Because some student journalists have had issues, including facing litigation, with identifiable sources claiming they did not give consent for the publication of information attributed to them, JEA’s Scholastic Press Rights Commission recommends student media organizations follow a consistent process to help prove consent was obtained and to avoid potential legal conflicts.
The Commission recognizes that thorough reporting sometimes requires obtaining private or intimately sensitive information to give credibility to a story. It also recognizes that journalists want to avoid unwarranted invasions of privacy and related legal claims.
The Commission does not discourage reporting of sensitive topics, but urges student journalists, when they pursue such stories, to rely on more than verbal consent any time identified sources provide information that would normally be considered private and intimate.
The Commission recommends student journalists obtain consent for such information in writing or via audio or video in which the source explicitly states he or she understands the information is intended for publication.
Additionally, if journalists believe a source who is a minor is incapable of appreciating the consequences of giving such consent, they should obtain consent, also in writing or via audio or video, from a parent or guardian.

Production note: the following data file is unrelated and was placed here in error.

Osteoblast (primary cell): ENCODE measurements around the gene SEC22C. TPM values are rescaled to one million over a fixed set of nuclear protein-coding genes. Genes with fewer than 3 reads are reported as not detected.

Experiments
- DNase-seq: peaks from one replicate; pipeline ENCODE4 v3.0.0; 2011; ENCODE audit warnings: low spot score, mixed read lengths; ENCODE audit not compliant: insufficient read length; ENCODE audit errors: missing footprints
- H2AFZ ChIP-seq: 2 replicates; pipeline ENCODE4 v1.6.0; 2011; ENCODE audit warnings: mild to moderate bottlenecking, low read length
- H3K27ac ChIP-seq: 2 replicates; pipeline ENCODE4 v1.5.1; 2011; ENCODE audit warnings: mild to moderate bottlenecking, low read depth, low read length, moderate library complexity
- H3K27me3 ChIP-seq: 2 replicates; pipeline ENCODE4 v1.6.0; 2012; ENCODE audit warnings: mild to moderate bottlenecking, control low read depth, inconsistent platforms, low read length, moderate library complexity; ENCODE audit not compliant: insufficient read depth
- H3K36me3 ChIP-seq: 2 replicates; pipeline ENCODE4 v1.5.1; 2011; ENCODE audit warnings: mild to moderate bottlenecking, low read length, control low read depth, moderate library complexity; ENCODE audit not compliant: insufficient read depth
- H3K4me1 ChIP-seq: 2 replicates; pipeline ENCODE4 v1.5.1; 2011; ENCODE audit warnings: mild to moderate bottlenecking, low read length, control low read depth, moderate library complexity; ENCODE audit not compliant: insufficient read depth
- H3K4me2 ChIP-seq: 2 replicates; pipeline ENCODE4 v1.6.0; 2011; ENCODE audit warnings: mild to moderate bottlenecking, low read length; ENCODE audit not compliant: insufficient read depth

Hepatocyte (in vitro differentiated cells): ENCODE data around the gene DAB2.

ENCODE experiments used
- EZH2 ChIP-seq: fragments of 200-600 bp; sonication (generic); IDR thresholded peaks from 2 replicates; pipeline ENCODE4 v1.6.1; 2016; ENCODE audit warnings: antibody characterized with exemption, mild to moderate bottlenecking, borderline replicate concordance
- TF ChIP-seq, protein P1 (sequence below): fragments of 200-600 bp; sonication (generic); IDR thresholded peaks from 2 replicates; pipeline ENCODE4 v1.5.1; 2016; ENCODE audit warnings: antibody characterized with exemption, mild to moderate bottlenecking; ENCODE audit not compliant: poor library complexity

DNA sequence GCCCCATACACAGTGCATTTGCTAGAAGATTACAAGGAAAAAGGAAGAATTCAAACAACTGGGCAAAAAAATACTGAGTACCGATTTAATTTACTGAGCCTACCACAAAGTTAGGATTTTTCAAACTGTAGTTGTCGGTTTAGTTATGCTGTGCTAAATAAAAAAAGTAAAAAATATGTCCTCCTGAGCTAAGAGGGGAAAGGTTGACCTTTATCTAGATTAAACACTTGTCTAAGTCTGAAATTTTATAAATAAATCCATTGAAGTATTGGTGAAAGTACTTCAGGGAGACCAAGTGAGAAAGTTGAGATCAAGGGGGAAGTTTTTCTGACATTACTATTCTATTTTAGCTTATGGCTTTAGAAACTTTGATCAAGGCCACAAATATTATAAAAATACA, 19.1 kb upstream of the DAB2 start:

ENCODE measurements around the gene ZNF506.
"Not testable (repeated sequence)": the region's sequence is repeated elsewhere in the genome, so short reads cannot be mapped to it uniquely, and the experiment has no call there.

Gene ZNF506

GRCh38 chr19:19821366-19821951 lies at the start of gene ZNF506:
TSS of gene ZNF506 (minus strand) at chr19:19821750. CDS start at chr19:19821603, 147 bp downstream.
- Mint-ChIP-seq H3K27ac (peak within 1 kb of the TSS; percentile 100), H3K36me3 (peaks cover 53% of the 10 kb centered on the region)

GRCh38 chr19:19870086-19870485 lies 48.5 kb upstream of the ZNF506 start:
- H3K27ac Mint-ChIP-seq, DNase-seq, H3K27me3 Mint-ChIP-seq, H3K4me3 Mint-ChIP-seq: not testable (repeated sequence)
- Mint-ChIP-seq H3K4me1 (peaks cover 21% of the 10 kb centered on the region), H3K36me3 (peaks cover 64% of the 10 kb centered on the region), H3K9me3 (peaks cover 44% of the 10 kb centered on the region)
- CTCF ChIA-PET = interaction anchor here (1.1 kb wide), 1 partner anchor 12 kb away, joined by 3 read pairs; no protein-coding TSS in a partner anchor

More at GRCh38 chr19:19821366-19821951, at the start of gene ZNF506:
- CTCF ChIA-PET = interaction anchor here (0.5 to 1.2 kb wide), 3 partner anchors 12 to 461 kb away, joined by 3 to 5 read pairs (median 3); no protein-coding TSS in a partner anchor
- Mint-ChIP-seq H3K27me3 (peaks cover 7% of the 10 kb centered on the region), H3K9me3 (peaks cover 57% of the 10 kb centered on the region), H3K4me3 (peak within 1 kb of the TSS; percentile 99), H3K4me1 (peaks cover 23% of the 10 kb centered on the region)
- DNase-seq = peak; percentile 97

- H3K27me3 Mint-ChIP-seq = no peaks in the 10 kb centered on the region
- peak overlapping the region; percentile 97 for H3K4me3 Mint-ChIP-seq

The Commission believes scholastic journalists should always be sensitive to the lives and needs of their sources – and audience – as they engage in the information gathering and reporting process.
The Commission recommends students contact the Student Press Law Center with legal and ethical questions about this process.
For more information on the use of consent, handling anonymous sources and other reporting issues, please go to the Scholastic Press Rights Commission’s news update on its website.
See Quicktime ethicsaejmc of the PowerPoint on source use presented to the Mile High Teach-In in Denver Aug. 3.read more